Tuesday, April 24, 2012

Repost: ANZAC Day

This is a repost from April 25, 2011.  H/T to Julie over at Jigsaw's Thoughts for reminding me of the date.




Today is ANZAC Day.  Today we commemorate the brave men of the Australian and New Zealand Army Corps's involvement in the Gallipoli campaign of World War I, which was an attempt to knock Turkey out of World War I and open the Bosphorus to Russian, British, and French shipping.  By the time that the British high command realized that the fighting at Gallipoli was going nowhere, almost 150,000 Australian, New Zealand , British, French, and Indian soldiers were dead or wounded.

As far as I know, I have no familial ties to Australia or the rest of the Commonwealth.   But I do remember my mother and her mother making ANZAC Cookies every April.  It was only later in life that I learned just what those hard, sweet cookies meant.  I did serve with some outstanding Diggers from Australia once or twice, and if their great-grandfathers were half as resourceful, professional, and friendly as the soldiers I met, then a lot of good men had their trial by fire on the shores of Gallipoli.

If you're interested in learning a bit about the Battle of Gallipoli and the soldiers who fought on both sides, the 2005 documentary "Gallipoli" was very well done.  I also came across this poem a few months ago, and thought I'd share.  It was written by an Australian soldier who was convalescing from wounds received at Gallipoli.



Gallipoli
The new dawn lights the eastern sky;
Night shades are lifted from the sea,
The Third Brigade with courage storm
Thy wooded heights, Gallipoli
Gallipoli ! Gallipoli !
Australians tread Gallipoli.

Thunderous bursts from iron mouths -
Myriad messengers of death,
Warships ply their deadly fire
Watching comrades hold their breath
Gallipoli ! Gallipoli !
There's hell upon Gallipoli.

Serried ranks upon the beach,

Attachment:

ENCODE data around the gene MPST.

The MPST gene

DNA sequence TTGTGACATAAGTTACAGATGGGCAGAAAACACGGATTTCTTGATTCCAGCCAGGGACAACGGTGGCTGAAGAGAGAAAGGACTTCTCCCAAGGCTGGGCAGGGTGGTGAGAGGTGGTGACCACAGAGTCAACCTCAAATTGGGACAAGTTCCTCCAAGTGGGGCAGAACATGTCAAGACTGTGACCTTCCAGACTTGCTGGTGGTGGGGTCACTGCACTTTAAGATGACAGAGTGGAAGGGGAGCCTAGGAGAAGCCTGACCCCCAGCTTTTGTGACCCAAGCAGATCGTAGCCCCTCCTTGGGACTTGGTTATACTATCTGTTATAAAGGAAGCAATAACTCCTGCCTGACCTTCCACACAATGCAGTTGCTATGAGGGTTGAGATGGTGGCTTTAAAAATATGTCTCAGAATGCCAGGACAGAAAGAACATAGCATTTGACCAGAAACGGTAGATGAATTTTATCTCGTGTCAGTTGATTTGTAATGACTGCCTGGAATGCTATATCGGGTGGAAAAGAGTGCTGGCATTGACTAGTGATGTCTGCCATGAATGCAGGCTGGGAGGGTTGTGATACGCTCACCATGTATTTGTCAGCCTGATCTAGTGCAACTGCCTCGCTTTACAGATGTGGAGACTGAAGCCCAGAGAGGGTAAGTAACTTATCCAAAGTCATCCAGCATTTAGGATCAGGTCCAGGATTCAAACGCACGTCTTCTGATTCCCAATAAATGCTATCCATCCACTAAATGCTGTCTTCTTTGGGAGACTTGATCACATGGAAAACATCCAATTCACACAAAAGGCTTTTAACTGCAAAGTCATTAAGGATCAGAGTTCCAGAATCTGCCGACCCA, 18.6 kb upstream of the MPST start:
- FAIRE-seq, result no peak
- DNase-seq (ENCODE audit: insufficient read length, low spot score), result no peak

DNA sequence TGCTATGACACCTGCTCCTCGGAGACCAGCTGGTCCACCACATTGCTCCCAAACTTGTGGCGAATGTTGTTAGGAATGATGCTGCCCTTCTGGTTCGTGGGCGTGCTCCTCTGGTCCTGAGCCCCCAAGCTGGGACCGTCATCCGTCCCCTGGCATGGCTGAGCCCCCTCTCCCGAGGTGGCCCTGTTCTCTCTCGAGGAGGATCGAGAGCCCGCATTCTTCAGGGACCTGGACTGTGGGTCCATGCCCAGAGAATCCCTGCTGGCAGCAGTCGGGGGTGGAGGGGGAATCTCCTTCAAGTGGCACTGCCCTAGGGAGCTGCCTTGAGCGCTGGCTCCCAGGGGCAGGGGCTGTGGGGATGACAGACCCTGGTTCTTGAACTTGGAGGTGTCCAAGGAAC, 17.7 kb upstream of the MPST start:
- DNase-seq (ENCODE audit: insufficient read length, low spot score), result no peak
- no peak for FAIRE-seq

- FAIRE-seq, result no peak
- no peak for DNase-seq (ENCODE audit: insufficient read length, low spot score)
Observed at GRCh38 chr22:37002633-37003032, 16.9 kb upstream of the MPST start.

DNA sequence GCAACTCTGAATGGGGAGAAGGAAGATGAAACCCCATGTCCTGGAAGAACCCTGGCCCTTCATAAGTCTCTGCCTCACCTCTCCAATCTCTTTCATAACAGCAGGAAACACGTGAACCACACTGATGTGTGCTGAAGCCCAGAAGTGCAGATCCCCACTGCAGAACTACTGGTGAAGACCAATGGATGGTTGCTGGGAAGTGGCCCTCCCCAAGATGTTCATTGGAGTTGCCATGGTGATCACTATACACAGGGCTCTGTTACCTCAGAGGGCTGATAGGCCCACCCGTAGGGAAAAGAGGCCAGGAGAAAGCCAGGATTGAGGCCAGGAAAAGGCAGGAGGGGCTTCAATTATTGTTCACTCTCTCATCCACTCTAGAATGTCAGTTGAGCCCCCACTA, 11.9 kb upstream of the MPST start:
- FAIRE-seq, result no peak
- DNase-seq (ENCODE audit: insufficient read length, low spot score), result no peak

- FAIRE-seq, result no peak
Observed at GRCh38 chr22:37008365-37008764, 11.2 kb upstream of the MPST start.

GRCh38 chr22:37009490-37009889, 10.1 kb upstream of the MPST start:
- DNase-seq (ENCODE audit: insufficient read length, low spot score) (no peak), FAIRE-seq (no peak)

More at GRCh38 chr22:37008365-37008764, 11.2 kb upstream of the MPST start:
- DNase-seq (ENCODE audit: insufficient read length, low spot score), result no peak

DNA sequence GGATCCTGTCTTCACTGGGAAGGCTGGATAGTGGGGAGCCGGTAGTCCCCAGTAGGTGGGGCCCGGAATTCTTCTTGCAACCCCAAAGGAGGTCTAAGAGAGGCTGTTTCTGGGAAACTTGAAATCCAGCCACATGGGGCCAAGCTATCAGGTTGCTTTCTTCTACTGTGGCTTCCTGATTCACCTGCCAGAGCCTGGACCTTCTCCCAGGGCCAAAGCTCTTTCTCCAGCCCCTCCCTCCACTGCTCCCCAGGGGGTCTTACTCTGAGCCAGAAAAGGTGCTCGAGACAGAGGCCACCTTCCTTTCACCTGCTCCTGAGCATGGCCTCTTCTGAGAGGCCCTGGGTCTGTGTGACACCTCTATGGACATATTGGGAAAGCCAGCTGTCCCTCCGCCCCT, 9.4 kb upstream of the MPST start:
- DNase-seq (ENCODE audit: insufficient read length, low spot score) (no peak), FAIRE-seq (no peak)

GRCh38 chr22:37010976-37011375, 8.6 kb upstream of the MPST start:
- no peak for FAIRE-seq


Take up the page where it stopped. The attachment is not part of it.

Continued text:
Courage beams in every eye
These Australian lads can face
Giant Death, though e'er so nigh,
Gallipoli ! Gallipoli !
There's death upon Gallipoli.

On they press in endless stream,
Up the heights they shouting go;
Comrades fall; but still press on
They press the now retreating foe
Gallipoli ! Gallipoli !
The Turks flee on Gallipoli.

One by one the brave lie low,
Machine Guns, shrapnel do their work;
Brave Australians know no fear,
Never have been known to shirk,
Gallipoli ! Gallipoli !
Their names carved on Gallipoli.

Reduced, cut up, there numbers show
The murderous fire that swept thy field;
But still victorious they stand,
Who never have been known to yield
Gallipoli ! Gallipoli !
Thick dead lie on Gallipoli.

For days they hold with grim set grip,
Their feet firm planted on the shore,
Repelling every fierce attack
And cheerfully they seek for more
Gallipoli ! Gallipoli !
Their trenches line Gallipoli.
For thirty weary days they fight,
For Britain's sake they give their best;
With uncomplaining voice they stand
And neither look nor ask for rest
Gallipoli ! Gallipoli !
They've conquered thee, Gallipoli.

The waves break on thy wave swept shores,
The breeze still blows across thy hills;
But crosses near and far abound,
A sight that deepest grief instils
Gallipoli! Gallipoli !
Their graves lie on Gallipoli.

For those brave hearts that died to show
Australia's worth in this dread war,
The far off tears and sighs for those
Who sleep beneath the cannons roar
Gallipoli ! Gallipoli !
Thou still, shalt pay, Gallipoli.

The few that valiant still remain,
War worn but grim and anger yet
To hurl full vengeance on the foe.
Because they never can forget
Gallipoli ! Gallipoli !
They ask the price, Gallipoli.

Gallipoli I warn you now,
Australia's sons and Turks shall meet
Once more, and then our onslaught yet
Shall sweep the ground beneath your feet
Gallipoli ! Gallipoli !
Thy end's in sight, Gallipoli.

Upon the Graves of those that sleep,
Upon thy wooded slope and vale,
We shall avenge. Remember then,
Australians cannot, will not fail,
Gallipoli ! Gallipoli !
Thy doom is sealed, Gallipoli.


Staff Sergeant Sydney Bolitho.
6th Battalion A.I.F

1 comment:

Jay said...

Thanks for your kind words and thoughts regarding the ANZACs.
I'm a West Australian and one year I managed to get my lazy rear end out of bed and go to the dawn service up at War Memorial in Kings Park. It's a beautiful location overlooking the city. There you stand in the dark with a few thousand other people you've never met listening in solemn silence to a combined history lesson and service honouring our diggers. A minutes silence is given to honour the fallen then, just as the sun is rising, it is broken by a sole bugler playing the Last Post. The city is silhouetted in the early morning light and those standing with you have turned from shadowy shapes into a multitude of people. It truly is a great feeling to be part of it all. The year I went the magpies started their tuneful call as sun drove the last of the night away.
This year they estimated that 40,000 people attended and I feel a bit guilty that I wasn’t one of them. I shall have to make the effort next year.
After the Dawn service you can make your way down to the city for breakfast and to watch the parade that follows.

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